Film Noir – The Strange Love of Martha Ivers

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The film comes with a vintage performance by Barbara Stanwyck in the title function, a small-town girl whose impulsive, murderous anger toward a nasty older goddess catapults her into a life of wealth, ambition and power but one devoid of pleasure or fulfillment.

Kirk Douglas, Van Heflin Vie For Barbara Stanwyck

Kirk Douglas creates a memorable film debut in a role quite different from his later typecasting as a daring tough man. As Martha’s husband Walter, he occasionally talks hard. In reality, Walter is a weakling that cedes control on many things to his assertive, much broader wife.

Van Heflin is outstanding since Sam, Martha’s love, whose reappearance after almost 20 years kick-starts the action. Lizabeth Scott plays Toni, the misunderstood ex-con Sam matches as he arrives back in Iverstown.

In a vintage noir twist, the entire story hinges the common past and common key of the triangle of Martha, Sam and Walter. That key is established in the film’s 17-minute opening, when all three are still kids.

The past-is-prologue device is assisted significantly by the casting of teens who will reasonably pass the younger Stanwyck, Heflin and Douglas. (For the record, these celebrities are Janis Wilson, Darryl Hickman and Mickey Kuhn.)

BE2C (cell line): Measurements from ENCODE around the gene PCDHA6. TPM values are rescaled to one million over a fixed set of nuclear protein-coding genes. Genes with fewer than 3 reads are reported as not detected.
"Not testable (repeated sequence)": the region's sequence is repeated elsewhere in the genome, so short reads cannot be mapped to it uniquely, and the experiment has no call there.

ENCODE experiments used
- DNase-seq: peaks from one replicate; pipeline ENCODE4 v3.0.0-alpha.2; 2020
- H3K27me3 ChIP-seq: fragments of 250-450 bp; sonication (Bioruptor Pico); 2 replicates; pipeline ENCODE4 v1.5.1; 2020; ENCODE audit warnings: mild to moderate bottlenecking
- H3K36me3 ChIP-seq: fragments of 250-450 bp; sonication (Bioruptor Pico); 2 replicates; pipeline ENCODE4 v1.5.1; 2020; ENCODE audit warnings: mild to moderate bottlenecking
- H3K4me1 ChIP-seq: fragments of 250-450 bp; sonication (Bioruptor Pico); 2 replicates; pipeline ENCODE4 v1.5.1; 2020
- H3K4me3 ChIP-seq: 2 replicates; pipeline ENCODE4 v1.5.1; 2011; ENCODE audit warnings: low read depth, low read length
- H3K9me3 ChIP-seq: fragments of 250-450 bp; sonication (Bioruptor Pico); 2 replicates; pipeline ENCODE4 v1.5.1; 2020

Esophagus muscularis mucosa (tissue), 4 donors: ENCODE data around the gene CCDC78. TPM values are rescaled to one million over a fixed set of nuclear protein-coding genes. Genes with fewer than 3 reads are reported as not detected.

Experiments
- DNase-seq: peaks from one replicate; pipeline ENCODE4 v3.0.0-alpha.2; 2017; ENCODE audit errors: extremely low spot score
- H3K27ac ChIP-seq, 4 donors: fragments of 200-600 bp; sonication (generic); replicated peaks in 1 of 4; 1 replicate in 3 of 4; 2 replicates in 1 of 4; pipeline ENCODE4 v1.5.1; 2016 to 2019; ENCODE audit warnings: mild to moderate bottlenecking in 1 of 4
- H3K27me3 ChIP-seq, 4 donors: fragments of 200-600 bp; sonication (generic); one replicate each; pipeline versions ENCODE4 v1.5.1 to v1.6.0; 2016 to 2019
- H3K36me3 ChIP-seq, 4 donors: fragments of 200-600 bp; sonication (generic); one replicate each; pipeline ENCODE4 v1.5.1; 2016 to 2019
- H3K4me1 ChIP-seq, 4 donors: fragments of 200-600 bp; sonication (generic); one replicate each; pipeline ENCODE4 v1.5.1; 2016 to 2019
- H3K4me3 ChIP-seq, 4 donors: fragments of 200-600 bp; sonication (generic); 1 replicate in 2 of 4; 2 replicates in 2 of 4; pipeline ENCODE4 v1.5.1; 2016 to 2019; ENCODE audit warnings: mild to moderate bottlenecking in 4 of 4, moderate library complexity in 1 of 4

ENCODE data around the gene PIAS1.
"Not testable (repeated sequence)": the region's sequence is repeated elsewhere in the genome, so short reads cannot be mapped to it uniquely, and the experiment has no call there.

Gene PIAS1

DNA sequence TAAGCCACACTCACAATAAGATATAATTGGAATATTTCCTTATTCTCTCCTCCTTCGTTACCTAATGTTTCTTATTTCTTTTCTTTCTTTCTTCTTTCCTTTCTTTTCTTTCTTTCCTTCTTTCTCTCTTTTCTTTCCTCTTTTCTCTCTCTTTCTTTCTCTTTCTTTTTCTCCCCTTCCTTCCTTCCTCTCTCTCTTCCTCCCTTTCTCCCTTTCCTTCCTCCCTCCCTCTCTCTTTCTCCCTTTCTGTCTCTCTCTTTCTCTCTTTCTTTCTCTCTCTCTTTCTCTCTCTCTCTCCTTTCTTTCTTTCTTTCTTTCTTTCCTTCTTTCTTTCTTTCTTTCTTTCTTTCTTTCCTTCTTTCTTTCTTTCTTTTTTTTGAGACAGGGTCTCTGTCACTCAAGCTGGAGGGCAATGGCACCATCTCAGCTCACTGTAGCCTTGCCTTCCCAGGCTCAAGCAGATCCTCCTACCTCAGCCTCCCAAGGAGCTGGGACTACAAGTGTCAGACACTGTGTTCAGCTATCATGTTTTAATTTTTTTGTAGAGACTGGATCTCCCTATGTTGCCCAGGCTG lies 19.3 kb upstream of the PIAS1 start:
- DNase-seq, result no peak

Barbara Stanwyck’s Martha Kills Aunt

In 1928, intelligent, rebellious adolescent Martha Ivers — a member of the city ’s founding family — kills the wealthy, mean-spirited aunt (played Judith Anderson) who is raising her. Walter witnesses the killing, and thus, Martha believes, does Sam. The crime is silent up by Walter’s covetous father. This clears the method for heiress Martha to finally assume control of the family’s mill.

Meantime, Sam vanishes, leaving Martha without the one person she loves and trusts. So Martha builds a business empire almost singlehandedly, but longs for Sam.

Martha and Walter wed, since he “has something” on # & her 8211; I.e., understanding of the killing. She becomes the power behind his ascent to become Iverstown’s district lawyer. In the first scene between Stanwyck and Douglas, it’s apparent the marriage is a hollow one, at least for the:

“Tell me, Martha,” Walter asks plaintively, “what should I do about my love for you? Tell me, Martha, why I don’t abandon all this? Why I don’t just throw it back in your face?”

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